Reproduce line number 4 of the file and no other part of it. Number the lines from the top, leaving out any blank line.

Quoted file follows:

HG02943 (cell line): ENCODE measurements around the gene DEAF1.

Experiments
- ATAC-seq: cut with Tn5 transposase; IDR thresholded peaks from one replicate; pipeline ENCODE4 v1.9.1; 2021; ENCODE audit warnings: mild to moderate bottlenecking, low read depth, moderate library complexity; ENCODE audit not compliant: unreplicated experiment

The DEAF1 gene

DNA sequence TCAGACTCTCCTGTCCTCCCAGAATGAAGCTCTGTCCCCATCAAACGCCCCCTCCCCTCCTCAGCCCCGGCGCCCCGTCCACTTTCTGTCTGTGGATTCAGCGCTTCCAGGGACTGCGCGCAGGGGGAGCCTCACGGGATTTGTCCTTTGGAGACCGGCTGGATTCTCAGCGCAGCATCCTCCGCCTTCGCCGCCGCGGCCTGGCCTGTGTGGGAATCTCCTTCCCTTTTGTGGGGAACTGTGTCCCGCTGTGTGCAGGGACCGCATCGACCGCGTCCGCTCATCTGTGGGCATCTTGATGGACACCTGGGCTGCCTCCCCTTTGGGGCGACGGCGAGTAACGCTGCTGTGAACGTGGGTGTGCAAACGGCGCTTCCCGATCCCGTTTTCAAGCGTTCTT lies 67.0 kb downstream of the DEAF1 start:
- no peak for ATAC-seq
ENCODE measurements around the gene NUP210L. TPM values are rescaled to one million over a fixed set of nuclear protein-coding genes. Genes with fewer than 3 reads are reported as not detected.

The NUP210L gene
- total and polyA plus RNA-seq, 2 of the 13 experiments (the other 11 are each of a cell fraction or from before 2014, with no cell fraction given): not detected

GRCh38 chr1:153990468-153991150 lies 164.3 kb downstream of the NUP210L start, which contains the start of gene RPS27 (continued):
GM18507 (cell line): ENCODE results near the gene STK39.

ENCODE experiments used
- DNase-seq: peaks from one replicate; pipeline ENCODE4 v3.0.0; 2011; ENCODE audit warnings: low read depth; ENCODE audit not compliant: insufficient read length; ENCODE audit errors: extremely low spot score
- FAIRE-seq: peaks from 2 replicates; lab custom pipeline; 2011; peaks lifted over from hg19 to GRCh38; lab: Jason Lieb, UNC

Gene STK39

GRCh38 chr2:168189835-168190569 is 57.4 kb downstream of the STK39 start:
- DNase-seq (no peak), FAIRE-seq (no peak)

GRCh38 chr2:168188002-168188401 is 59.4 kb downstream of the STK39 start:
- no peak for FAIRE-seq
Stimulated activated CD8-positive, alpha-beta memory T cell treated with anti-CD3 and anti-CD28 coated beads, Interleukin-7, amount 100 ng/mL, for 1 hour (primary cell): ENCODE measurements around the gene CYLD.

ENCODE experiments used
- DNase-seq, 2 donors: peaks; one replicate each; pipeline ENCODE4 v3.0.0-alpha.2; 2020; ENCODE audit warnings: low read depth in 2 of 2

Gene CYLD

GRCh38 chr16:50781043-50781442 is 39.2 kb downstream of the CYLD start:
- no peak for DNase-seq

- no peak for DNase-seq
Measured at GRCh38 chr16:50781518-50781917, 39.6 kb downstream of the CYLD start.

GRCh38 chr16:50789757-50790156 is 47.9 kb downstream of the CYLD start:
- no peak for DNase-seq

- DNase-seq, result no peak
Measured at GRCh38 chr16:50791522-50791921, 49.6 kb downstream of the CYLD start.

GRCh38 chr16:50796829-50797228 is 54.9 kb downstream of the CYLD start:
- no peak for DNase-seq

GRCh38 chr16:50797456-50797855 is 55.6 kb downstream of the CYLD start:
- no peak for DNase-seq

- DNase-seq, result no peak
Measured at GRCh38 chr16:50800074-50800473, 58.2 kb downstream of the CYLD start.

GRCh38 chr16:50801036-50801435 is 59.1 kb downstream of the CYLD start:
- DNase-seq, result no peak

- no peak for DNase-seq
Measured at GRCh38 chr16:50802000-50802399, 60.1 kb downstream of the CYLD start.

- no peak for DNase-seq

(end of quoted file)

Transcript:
The DEAF1 gene